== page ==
New Star Citizen Video Shows Revolutionary Ship Persistence Tech; Crowd Funding Passes $155 Million

A new Star Citizen video shows the Tumbril Cyclone and the revolutionary ship persistence system.

on July 28, 2017 6:24 AM

Cloud Imperium Games released a new video about its upcoming space simulator Star Citizen.

The video gives an extensive look on the development progress on the game. We get to see footage on shops, the Alpha 3.0 quest giver, a glimpse on the Constellation Phoenix and Cutlass Black, animations.

There is also an extensive segment dedicated to the recently-revealed Tumbril Cyclone planetary vehicle.

Another important segment features one of the most innovative systems of the game, that allows starships and vehicles to be parked in the cargo hold or the flight deck of larger ships and capital ships. This ship persistence system will allow players to take off and land on playable carriers or even smaller crafts like a Constellation.

Interestingly, the system also introduces the difference between physical ownership and legal ownership, which also affects object containers. This will enable pirating and a proper criminality system that will let players just put stolen items and ships into their own cargo hold. As a result, they will physically own them even if they don’t legally own them.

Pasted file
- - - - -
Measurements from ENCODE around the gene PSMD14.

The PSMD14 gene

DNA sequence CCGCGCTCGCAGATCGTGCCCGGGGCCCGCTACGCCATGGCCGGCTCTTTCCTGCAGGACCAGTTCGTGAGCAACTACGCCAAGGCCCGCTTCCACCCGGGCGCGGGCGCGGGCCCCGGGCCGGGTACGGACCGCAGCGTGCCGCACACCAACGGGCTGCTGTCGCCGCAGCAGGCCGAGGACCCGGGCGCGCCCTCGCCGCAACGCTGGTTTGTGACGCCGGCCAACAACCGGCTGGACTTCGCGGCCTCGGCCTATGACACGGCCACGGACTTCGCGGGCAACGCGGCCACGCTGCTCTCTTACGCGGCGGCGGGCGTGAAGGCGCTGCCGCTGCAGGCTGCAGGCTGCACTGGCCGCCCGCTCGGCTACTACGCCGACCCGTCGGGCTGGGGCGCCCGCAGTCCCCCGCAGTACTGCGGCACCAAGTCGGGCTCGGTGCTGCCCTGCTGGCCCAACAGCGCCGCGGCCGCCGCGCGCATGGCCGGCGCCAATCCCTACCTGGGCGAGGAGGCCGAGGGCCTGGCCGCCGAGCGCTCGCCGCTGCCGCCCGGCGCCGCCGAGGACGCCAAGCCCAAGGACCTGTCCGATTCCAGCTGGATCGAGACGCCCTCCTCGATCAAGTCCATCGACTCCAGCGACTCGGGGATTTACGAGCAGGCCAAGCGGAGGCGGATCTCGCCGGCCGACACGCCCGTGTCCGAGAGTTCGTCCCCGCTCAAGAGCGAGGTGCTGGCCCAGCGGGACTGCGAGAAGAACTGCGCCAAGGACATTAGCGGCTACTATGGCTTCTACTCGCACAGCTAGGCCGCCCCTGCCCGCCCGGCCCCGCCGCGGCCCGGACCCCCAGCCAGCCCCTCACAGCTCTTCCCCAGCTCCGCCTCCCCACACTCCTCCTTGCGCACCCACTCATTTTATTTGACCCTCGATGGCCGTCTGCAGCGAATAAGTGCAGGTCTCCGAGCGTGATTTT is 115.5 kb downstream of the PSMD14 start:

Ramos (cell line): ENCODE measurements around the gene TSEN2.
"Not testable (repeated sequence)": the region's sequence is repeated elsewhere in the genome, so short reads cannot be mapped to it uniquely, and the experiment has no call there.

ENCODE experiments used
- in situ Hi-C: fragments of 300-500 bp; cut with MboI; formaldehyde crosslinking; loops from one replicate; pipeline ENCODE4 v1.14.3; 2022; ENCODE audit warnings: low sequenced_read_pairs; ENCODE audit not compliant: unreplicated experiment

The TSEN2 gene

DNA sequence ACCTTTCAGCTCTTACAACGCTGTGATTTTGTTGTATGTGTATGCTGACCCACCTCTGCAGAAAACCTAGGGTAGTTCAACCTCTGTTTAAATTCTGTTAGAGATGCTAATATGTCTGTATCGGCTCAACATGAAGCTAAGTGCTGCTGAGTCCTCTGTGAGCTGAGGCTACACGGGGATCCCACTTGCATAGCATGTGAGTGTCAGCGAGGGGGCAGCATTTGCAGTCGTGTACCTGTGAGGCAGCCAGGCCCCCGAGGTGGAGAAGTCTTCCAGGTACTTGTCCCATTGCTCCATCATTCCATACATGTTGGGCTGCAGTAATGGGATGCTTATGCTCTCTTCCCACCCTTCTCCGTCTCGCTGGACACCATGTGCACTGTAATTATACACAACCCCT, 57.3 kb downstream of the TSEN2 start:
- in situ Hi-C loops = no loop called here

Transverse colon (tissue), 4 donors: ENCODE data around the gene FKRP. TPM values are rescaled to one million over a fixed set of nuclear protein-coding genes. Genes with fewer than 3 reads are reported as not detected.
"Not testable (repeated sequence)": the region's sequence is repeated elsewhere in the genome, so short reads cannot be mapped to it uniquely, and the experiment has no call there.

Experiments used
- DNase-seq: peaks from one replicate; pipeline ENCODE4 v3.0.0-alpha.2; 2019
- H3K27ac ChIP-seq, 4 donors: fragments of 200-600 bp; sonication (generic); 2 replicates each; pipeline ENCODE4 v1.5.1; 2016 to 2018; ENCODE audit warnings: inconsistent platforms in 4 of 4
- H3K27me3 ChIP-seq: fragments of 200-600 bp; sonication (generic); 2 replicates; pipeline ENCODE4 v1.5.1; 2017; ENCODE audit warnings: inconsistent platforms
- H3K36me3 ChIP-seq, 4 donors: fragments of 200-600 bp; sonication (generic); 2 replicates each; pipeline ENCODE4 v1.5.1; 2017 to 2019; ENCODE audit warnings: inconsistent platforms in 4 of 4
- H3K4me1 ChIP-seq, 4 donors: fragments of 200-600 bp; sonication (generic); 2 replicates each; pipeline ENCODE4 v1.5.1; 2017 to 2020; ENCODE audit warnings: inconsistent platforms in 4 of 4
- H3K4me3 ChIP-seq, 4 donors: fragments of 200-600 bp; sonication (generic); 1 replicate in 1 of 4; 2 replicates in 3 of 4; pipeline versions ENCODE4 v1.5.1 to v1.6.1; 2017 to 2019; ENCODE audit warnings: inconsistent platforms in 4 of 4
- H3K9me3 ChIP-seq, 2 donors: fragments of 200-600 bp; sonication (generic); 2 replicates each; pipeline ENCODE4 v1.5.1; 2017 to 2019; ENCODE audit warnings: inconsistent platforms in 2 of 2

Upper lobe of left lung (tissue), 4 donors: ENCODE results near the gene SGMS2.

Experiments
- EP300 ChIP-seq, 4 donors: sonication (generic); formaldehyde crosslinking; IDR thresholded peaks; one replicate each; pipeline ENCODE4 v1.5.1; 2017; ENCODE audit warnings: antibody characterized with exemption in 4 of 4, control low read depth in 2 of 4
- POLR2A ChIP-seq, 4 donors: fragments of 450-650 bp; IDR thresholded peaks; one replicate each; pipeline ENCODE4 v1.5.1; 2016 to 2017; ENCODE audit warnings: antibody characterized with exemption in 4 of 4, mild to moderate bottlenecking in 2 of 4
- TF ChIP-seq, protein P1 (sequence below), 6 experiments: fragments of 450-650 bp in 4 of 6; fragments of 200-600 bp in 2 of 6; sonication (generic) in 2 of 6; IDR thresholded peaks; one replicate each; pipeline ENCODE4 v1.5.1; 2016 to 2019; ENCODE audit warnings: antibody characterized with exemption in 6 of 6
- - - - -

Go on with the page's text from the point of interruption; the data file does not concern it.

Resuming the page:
You can check out the video below, if you want to see more, you can also watch a video on shops and kiosksfootage on derelict ships, and more on explorable planets.

On top of the video, we also learn that the game has passed another crowd funding milestone, and it’s now at over $155 Million. To be precise, the tally is at $155,412,832 pledged by 1,849,336 backers.

As usual, for the sake of full disclosure, keep in mind that the author of this article is one of those backers.

 /  Executive News Editor
Hailing from sunny (not as much as people think) Italy and long standing gamer since the age of Mattel Intellivision and Sinclair ZX Spectrum. Definitely a multi-platform gamer, he still holds the old dear PC nearest to his heart, while not disregarding any console on the market. RPGs (of any nationality) and MMORPGs are his daily bread, but he enjoys almost every other genre, prominently racing simulators, action and sandbox games. He is also one of the few surviving fans of the flight simulator genre on Earth.